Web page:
2297 ...Torture which uses physical or moral violence to extract confessions, punish the guilty, frighten opponents, or satisfy hatred is contrary to respect for the person and for human dignity.
Then, there's Pope John Paul the Great's encyclical, Dives in Misericordia:
Man rightly fears falling victim to an oppression that will deprive him of his interior freedom, of the possibility of expressing the truth of which he is convinced, of the faith that he professes, of the ability to obey the voice of conscience that tells him the right path to follow. The technical means at the disposal of modern society conceal within themselves not only the possibility of self-destruction through military conflict, but also the possibility of a "peaceful" subjugation of individuals, of environments, of entire societies and of nations, that for one reason or another might prove inconvenient for those who possess the necessary means and are ready to use them without scruple. An instance is the continued existence of torture, systematically used by authority as a means of domination and political oppression and practiced by subordinates with impunity. (emphasis mine)
Think the Church has spoken clearly enough on the intrinsic evil of torture? I thought so!

The only thing left, then, is to oppose torture wherever and whenever it's practiced. However, some commentators throughout St. Blog's have taken up the following cry in the comboxes: "What is torture?"

Many of us answer this request with, "huh?"

Like one commentator over at Mark's said:
Torture is like jazz. You know the former when you see it, and you know the latter when you hear it.
Now, maybe that's not entirely fair. After all, some may honestly need a working definition, in order to oppose those Reasonable Orwellians that equate torture with Military dention of any prisoners...or worse!
I want a definition of torture for three reasons:
1. So that I may understand the teachings of the Church on the subject. This is my duty as a Catholic.

2. So that I may oppose torture whenever and wherever I see it. This I cannot do effectually if I fail to see torture when it occurs, or if I see torture when there is none. This is my duty as a man, a citizen, and a Christian.

3. So that I may defend my neighbour against false accusations of torture levied by malicious persons.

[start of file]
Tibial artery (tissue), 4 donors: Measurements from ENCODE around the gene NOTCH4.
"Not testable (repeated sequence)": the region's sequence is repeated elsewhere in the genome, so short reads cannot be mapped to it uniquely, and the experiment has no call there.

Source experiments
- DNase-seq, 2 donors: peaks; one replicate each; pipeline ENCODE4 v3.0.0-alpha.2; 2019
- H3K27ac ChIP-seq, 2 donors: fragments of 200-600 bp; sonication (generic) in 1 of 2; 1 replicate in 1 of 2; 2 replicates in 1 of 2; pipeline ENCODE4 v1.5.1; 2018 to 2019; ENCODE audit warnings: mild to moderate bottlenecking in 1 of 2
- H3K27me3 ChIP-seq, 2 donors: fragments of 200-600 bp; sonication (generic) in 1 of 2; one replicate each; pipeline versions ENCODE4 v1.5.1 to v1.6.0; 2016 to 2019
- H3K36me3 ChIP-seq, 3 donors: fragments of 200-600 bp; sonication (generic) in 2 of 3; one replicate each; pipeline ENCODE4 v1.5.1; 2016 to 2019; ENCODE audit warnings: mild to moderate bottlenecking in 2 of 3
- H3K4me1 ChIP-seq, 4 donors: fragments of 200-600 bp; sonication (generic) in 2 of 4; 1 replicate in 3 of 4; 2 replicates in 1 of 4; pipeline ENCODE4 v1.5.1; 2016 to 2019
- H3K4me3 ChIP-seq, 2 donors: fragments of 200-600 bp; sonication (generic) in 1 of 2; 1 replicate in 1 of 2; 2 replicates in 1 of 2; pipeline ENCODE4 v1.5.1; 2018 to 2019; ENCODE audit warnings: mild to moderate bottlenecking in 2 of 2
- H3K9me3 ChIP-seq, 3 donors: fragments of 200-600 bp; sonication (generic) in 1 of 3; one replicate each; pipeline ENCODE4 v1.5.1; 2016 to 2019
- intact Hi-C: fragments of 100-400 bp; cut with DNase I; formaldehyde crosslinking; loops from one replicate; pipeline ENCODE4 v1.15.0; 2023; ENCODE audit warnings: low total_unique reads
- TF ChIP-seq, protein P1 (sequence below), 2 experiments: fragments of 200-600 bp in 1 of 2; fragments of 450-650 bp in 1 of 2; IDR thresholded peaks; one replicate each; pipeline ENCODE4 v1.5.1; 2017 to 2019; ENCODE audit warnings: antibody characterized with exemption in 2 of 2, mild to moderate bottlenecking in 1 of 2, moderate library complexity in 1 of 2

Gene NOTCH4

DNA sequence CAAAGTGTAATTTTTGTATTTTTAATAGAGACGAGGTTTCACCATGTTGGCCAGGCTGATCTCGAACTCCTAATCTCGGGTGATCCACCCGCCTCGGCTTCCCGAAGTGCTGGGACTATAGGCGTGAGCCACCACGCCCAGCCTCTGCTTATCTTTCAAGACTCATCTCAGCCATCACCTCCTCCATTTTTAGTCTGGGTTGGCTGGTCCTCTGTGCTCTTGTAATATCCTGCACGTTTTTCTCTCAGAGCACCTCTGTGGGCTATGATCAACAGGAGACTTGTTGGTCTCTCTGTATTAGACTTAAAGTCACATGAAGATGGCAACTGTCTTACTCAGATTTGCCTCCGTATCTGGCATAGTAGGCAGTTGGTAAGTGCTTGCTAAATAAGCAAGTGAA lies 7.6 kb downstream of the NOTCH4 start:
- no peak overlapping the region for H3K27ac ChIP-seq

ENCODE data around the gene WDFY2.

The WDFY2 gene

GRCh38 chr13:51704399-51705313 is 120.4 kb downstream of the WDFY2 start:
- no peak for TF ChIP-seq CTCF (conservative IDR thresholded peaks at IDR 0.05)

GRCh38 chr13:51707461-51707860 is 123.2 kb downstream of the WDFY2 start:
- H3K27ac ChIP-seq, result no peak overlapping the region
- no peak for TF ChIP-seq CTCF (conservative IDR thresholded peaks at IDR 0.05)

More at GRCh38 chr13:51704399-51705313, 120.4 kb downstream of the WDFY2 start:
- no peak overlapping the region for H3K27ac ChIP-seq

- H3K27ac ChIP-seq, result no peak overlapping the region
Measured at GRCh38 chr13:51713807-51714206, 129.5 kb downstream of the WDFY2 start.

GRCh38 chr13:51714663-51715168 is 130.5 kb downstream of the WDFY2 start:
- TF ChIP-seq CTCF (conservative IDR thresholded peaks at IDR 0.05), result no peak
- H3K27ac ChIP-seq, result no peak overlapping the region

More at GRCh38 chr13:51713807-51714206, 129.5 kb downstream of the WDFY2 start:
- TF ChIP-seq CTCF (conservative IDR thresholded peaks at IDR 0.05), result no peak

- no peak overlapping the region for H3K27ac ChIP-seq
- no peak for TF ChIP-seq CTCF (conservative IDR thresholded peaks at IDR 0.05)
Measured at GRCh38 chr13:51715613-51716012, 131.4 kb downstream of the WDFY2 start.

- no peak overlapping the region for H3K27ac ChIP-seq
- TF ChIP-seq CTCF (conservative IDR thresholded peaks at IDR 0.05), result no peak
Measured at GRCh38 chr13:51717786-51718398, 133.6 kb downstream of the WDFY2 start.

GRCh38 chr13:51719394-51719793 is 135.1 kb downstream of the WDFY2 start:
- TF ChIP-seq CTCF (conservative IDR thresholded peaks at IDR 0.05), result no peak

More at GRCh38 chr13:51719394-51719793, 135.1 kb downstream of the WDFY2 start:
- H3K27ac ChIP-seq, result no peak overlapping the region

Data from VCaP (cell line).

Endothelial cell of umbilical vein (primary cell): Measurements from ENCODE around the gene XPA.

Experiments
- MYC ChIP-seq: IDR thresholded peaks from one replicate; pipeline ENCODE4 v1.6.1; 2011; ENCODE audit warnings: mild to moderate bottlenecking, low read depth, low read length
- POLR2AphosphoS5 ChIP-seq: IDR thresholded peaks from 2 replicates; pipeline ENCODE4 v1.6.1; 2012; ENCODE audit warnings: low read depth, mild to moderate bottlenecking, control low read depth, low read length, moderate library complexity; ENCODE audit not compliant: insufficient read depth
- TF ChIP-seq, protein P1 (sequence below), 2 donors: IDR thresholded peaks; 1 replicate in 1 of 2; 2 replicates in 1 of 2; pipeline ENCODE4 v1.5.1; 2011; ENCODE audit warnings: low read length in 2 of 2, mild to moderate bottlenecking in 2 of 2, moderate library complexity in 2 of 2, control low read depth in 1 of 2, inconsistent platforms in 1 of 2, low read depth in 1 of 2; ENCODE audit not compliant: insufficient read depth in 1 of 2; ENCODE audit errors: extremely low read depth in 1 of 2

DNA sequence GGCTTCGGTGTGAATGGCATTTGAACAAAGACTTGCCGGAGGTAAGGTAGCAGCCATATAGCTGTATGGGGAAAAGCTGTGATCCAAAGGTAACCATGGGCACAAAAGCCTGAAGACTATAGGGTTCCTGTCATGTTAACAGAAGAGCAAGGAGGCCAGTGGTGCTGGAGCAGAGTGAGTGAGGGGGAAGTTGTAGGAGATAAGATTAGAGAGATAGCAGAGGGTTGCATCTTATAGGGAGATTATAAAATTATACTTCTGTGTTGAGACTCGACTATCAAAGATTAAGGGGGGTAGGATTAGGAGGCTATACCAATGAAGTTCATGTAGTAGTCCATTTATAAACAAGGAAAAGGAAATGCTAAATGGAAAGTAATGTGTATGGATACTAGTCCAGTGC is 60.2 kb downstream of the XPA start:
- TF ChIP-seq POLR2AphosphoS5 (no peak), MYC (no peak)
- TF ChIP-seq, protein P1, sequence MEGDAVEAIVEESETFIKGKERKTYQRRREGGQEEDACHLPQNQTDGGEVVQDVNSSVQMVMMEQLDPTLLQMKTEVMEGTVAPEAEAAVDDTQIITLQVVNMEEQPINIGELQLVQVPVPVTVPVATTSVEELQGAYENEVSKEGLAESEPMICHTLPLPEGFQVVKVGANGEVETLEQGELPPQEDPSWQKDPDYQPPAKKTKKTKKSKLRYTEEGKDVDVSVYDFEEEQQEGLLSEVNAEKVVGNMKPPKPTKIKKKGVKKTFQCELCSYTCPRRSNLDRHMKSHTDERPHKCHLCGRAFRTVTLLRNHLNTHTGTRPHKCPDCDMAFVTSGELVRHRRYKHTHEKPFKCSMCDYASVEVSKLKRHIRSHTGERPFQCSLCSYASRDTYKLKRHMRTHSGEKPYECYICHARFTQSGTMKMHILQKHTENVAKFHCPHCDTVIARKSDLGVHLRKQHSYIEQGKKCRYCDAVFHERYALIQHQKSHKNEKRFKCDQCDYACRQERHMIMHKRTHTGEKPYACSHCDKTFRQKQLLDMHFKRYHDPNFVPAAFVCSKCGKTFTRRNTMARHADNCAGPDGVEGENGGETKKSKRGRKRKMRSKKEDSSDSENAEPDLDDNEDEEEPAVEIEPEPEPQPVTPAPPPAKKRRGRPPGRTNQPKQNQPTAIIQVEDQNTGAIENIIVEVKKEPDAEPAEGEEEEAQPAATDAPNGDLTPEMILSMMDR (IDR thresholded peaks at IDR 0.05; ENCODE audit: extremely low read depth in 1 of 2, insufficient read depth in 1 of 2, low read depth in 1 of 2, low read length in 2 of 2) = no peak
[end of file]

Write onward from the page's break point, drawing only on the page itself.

Well and good; unfortunately, not everyone has such pure motives for seeking a definition of torture:
Some people have genuine questions about what torture is and are asking to find out. I refer them to standard military procedures for handling prisoners. Others have insincere questions about what torture is and are asking to keep from finding out. Still others are not bothered by that question. Instead they say "the Church can be ignored because a) it used to condone torture, b) its definition of torture doesn't suit me, c) We're at War, dammit!, d) insert other excuse here. The key to all these latter positions is "The Church can be safely ignored." If you are not saying that then I have no quarrel with you. If you are saying that, then please be aware that you are not arguing with me or my interpretation, but with the teaching of the Church.
Well, at the risk of simply encouraging the latter inquisitors, let me offer my counsel to the former on what torture is.

Here's how defines torture:
tor·ture Audio pronunciation of "torture" ( P ) Pronunciation Key (tôrchr)
1. Infliction of severe physical pain as a means of punishment or coercion.
2. An instrument or a method for inflicting such pain.
2. Excruciating physical or mental pain; agony: the torture of waiting in suspense.
3. Something causing severe pain or anguish.
tr.v. tor·tured, tor·tur·ing, tor·tures
1. To subject (a person or an animal) to torture.
2. To bring great physical or mental pain upon (another). See Synonyms at afflict.
3. To twist or turn abnormally; distort: torture a rule to make it fit a case.
[Middle English, from Old French, from Late Latin tortra, from Latin tortus, past participle of torqure, to twist. See terkw- in Indo-European Roots.]tortur·er n.

[Download Now or Buy the Book]
Source: The American Heritage® Dictionary of the English Language, Fourth Edition
Copyright © 2000 by Houghton Mifflin Company.
Published by Houghton Mifflin Company. All rights reserved.